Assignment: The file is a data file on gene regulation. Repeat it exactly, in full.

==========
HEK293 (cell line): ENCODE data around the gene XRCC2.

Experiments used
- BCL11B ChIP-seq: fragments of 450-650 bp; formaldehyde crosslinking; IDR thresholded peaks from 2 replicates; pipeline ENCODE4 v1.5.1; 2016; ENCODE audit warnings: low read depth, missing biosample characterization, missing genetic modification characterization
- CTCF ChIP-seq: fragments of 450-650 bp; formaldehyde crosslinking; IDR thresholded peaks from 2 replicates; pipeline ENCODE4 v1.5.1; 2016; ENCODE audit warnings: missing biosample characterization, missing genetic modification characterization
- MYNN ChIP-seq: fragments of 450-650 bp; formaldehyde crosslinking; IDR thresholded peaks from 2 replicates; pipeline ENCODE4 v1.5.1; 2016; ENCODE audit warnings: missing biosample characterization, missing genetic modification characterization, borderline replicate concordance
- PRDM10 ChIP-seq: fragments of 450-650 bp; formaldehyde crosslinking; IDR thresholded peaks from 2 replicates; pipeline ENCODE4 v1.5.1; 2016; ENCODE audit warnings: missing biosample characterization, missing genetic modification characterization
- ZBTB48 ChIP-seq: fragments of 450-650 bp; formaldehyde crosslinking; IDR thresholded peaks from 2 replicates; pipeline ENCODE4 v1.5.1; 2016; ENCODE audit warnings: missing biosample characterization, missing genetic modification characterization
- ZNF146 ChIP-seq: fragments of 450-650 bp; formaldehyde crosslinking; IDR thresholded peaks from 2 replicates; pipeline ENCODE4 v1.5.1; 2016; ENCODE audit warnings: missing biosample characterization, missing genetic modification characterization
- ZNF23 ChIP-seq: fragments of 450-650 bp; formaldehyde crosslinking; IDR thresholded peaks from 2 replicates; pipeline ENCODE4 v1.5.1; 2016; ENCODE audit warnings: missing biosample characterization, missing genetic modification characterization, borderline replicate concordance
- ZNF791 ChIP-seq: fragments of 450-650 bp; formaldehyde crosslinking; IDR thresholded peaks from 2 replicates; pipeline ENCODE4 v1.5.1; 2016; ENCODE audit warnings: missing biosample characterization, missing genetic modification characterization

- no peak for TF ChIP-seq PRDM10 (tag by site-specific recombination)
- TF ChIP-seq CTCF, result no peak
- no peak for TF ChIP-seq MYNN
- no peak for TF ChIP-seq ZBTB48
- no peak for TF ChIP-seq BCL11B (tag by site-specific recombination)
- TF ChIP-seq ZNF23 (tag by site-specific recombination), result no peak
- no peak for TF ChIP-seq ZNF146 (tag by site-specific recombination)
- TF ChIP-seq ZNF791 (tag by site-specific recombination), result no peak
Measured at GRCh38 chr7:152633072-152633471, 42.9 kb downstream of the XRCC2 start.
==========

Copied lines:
HEK293 (cell line): ENCODE data around the gene XRCC2.

Experiments used
- BCL11B ChIP-seq: fragments of 450-650 bp; formaldehyde crosslinking; IDR thresholded peaks from 2 replicates; pipeline ENCODE4 v1.5.1; 2016; ENCODE audit warnings: low read depth, missing biosample characterization, missing genetic modification characterization
- CTCF ChIP-seq: fragments of 450-650 bp; formaldehyde crosslinking; IDR thresholded peaks from 2 replicates; pipeline ENCODE4 v1.5.1; 2016; ENCODE audit warnings: missing biosample characterization, missing genetic modification characterization
- MYNN ChIP-seq: fragments of 450-650 bp; formaldehyde crosslinking; IDR thresholded peaks from 2 replicates; pipeline ENCODE4 v1.5.1; 2016; ENCODE audit warnings: missing biosample characterization, missing genetic modification characterization, borderline replicate concordance
- PRDM10 ChIP-seq: fragments of 450-650 bp; formaldehyde crosslinking; IDR thresholded peaks from 2 replicates; pipeline ENCODE4 v1.5.1; 2016; ENCODE audit warnings: missing biosample characterization, missing genetic modification characterization
- ZBTB48 ChIP-seq: fragments of 450-650 bp; formaldehyde crosslinking; IDR thresholded peaks from 2 replicates; pipeline ENCODE4 v1.5.1; 2016; ENCODE audit warnings: missing biosample characterization, missing genetic modification characterization
- ZNF146 ChIP-seq: fragments of 450-650 bp; formaldehyde crosslinking; IDR thresholded peaks from 2 replicates; pipeline ENCODE4 v1.5.1; 2016; ENCODE audit warnings: missing biosample characterization, missing genetic modification characterization
- ZNF23 ChIP-seq: fragments of 450-650 bp; formaldehyde crosslinking; IDR thresholded peaks from 2 replicates; pipeline ENCODE4 v1.5.1; 2016; ENCODE audit warnings: missing biosample characterization, missing genetic modification characterization, borderline replicate concordance
- ZNF791 ChIP-seq: fragments of 450-650 bp; formaldehyde crosslinking; IDR thresholded peaks from 2 replicates; pipeline ENCODE4 v1.5.1; 2016; ENCODE audit warnings: missing biosample characterization, missing genetic modification characterization

- no peak for TF ChIP-seq PRDM10 (tag by site-specific recombination)
- TF ChIP-seq CTCF, result no peak
- no peak for TF ChIP-seq MYNN
- no peak for TF ChIP-seq ZBTB48
- no peak for TF ChIP-seq BCL11B (tag by site-specific recombination)
- TF ChIP-seq ZNF23 (tag by site-specific recombination), result no peak
- no peak for TF ChIP-seq ZNF146 (tag by site-specific recombination)
- TF ChIP-seq ZNF791 (tag by site-specific recombination), result no peak
Measured at GRCh38 chr7:152633072-152633471, 42.9 kb downstream of the XRCC2 start.